Cascading Style Sheets


Cascading Style Sheets (CSS) are a great way to separate the structure of a web site from it's rendering style. What this means, is that with CSS developers have one file that designates the design of the entire site. CSS allows you to position items anywhere on the page with relative accuracy. This is an important factor when considering modern web deign layout and it's relationship to tables. Tables are often used for handling the layout of a web site. That is, developers often use tables to place items such as menu systems and headers within each page. This usage of tables can create many issues pertaining to web accessibility. Perhaps the best example of this is when a user is attempting to navigate a site using screen reader software. Screen Readers will read the contents of a table in a linear format. That is, from top to bottom and left to right.

When a site is designed with tables controlling the layout, more often than not, the layout is non-linear. This can make navigating the site very difficult or even impossible for many individuals. CSS allows developers to create the same kind of layout and appearance, but without using any tables. Where web accessibility is concerned, CSS is a very powerful ally. In this section, we will cover the pros and cons of using CSS. We will also examine portions of the style sheet used in this site.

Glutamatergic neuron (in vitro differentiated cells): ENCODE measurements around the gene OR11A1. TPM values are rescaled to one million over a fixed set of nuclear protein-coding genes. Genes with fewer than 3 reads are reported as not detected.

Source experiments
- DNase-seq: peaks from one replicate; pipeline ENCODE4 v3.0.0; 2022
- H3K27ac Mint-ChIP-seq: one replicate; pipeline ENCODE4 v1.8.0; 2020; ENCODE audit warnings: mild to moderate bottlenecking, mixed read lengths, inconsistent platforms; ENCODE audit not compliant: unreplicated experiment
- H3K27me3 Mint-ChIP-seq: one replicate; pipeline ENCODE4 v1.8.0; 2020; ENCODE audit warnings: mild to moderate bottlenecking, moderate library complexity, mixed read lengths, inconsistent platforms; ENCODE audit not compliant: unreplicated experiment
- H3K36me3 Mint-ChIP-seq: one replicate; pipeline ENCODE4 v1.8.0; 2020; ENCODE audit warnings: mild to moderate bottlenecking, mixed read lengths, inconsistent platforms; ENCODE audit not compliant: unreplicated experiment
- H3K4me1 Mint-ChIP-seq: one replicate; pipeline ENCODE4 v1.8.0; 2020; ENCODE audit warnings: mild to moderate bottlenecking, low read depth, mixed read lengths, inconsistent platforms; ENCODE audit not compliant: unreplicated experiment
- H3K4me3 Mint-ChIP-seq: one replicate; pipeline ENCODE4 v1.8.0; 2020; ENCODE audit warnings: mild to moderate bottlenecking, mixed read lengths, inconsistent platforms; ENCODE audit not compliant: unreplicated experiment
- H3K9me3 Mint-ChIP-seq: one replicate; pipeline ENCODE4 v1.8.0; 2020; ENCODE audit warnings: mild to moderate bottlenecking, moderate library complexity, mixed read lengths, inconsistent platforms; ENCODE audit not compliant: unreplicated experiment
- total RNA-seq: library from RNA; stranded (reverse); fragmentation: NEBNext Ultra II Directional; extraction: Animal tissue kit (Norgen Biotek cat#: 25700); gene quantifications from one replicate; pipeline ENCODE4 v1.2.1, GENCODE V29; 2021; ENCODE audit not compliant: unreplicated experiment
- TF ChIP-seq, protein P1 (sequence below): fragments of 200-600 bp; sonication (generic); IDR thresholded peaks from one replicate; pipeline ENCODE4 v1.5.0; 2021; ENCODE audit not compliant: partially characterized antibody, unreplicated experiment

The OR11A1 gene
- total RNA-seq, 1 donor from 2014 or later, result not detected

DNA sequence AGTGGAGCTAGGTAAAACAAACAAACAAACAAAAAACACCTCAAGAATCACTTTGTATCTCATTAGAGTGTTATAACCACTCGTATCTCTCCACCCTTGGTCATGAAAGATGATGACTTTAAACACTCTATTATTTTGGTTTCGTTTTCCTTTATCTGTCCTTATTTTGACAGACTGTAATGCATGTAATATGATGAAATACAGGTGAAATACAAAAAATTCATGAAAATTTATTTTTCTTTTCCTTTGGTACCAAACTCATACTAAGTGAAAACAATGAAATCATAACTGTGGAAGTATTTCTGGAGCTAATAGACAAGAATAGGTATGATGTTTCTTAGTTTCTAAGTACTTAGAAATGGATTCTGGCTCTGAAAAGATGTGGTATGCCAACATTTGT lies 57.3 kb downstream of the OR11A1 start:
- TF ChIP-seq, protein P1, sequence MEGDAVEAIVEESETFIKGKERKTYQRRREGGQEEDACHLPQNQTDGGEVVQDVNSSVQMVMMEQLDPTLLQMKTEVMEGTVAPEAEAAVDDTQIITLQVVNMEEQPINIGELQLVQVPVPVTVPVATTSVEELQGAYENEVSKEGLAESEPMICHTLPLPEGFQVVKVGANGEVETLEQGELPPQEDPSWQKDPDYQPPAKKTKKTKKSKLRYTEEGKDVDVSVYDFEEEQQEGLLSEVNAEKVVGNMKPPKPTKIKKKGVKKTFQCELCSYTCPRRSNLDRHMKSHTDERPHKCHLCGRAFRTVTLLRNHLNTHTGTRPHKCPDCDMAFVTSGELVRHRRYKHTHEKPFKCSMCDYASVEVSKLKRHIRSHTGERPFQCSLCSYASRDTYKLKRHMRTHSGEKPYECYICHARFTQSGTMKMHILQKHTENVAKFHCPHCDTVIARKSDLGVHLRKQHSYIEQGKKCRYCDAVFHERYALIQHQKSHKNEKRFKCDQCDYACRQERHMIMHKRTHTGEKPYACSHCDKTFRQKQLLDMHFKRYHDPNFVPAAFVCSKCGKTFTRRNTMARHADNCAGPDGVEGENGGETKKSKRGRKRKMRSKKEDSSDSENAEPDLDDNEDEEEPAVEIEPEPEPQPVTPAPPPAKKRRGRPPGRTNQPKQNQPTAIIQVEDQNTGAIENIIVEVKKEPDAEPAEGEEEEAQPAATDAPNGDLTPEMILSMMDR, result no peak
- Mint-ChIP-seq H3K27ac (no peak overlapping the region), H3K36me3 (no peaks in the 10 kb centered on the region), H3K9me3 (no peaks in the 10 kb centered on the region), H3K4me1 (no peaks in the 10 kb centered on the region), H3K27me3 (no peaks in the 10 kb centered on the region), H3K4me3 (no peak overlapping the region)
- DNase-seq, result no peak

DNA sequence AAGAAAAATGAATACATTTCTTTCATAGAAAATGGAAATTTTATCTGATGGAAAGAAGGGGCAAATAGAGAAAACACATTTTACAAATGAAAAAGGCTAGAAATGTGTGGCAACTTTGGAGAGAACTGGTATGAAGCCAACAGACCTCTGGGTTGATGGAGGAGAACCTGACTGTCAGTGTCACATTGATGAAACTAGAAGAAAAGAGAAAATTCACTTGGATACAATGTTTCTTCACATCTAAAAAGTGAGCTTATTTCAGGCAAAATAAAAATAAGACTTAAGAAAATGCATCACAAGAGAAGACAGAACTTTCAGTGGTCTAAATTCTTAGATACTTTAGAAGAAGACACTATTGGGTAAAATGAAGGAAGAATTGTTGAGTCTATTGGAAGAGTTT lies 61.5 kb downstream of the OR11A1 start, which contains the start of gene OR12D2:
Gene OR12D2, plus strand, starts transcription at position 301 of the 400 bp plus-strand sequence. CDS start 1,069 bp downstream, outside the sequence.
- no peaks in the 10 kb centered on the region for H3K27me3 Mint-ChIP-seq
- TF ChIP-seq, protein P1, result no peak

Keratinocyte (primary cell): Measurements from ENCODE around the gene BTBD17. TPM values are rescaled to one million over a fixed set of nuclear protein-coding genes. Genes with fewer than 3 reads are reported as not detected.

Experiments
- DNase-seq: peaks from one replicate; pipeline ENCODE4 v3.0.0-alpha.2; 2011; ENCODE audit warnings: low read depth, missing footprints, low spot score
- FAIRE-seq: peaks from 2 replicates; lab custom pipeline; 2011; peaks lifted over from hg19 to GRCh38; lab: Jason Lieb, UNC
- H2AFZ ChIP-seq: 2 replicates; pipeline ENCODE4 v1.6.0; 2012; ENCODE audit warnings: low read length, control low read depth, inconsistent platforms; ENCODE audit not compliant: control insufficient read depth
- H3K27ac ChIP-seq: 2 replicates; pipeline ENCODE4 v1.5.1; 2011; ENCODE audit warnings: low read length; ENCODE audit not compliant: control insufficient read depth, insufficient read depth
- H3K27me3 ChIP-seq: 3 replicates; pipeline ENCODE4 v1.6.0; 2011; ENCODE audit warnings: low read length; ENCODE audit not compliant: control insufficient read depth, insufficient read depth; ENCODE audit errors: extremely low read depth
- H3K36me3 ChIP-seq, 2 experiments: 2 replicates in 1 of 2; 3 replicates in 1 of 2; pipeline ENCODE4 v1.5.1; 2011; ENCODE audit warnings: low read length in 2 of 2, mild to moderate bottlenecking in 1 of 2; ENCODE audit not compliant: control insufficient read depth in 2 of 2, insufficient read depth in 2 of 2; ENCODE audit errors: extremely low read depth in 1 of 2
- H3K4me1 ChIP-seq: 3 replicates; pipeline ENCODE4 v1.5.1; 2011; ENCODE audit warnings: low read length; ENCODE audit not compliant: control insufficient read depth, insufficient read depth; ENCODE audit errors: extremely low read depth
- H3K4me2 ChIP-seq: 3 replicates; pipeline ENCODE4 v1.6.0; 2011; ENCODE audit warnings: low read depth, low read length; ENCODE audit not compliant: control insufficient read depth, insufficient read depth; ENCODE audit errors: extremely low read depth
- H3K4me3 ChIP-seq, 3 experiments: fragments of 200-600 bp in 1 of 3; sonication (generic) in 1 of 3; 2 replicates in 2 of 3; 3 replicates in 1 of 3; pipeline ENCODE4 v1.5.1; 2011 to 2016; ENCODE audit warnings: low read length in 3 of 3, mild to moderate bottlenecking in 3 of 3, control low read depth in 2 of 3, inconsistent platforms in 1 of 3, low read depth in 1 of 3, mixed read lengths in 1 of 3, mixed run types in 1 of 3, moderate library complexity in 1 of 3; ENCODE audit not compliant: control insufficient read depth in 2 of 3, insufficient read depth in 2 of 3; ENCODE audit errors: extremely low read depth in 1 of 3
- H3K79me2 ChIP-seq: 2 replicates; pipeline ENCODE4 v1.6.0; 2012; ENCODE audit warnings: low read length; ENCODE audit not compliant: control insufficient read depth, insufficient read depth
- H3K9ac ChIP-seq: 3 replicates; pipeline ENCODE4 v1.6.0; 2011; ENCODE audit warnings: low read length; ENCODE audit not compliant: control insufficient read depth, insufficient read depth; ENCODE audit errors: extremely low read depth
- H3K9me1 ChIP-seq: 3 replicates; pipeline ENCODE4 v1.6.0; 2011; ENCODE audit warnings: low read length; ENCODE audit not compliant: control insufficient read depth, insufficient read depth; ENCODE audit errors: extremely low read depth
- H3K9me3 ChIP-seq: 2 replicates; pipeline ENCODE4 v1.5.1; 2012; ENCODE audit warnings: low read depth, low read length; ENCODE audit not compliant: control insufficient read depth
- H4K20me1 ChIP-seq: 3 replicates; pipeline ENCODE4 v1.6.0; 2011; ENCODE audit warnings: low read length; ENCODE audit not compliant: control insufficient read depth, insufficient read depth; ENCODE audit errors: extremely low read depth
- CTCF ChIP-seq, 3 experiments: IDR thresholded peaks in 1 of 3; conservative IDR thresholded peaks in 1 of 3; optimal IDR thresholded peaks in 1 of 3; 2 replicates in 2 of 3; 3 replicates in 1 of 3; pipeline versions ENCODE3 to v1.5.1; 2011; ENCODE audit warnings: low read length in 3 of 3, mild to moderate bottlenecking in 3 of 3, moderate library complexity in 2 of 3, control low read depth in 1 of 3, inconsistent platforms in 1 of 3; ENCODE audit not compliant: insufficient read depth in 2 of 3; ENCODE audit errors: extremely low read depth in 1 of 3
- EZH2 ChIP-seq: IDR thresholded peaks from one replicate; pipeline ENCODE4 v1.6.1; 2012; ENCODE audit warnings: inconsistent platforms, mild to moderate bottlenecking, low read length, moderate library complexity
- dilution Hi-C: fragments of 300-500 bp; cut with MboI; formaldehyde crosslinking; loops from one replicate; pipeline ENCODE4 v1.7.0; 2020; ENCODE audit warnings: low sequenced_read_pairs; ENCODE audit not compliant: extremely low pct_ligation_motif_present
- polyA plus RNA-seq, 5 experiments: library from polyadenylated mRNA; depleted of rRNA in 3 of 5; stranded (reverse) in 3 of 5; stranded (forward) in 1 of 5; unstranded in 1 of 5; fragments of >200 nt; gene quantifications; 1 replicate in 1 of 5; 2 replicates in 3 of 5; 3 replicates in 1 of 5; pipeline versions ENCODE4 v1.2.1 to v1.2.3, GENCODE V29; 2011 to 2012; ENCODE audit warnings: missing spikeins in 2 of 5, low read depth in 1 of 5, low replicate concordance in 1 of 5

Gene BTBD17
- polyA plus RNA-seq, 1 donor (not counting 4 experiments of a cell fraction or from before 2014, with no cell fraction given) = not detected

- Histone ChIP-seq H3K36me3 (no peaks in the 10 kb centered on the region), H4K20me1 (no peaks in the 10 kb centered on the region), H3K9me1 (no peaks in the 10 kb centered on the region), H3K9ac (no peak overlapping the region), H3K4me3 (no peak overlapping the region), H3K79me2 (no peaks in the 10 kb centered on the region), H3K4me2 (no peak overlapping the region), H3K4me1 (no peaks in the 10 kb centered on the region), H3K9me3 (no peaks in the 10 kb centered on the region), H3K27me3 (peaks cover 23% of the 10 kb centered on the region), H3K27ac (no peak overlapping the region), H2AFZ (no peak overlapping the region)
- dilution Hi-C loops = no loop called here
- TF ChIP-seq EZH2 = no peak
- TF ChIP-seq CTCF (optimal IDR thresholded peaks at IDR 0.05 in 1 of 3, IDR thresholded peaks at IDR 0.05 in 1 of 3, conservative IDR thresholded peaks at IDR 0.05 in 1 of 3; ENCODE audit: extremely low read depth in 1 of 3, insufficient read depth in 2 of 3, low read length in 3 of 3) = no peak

Pros and Cons of CSS



In this case, the pros far outweigh the cons. In fact, if the site is designed in a specific way, older browsers will display the content much better (on average) than if the site were managed with tables.

How the Template System Uses CSS

The first thing to know about CSS, is that there are two ways to use it. The Template System uses a single, external sheet (scripts/all.css). This file holds all of our styles, and then each page calls to that file in order for the styles to be applied when the page is rendered in a browser. The other way to use CSS is to place styles inline. This means that individual styles are placed on each page using the <style> tags. This second method should be avoided, as the Technical Evaluation for Web Accessibility will find many issues with styles that are presented inline. The proper way to link to an external style sheet is to place the following inside the <head> tags on each page:
<link rel="stylesheet" type="text/css" href="scripts/all.css">

Examining the Style Sheet

Now we will examine some portions of the style sheet for this web site. Please continue to the CSS Source Code Section.
Level A conformance icon, W3C-WAI Web Content Accessibility Guidelines 1.0  Valid HTML 4.01!  Valid CSS!
This File Was Last Modified: Friday September 05 2014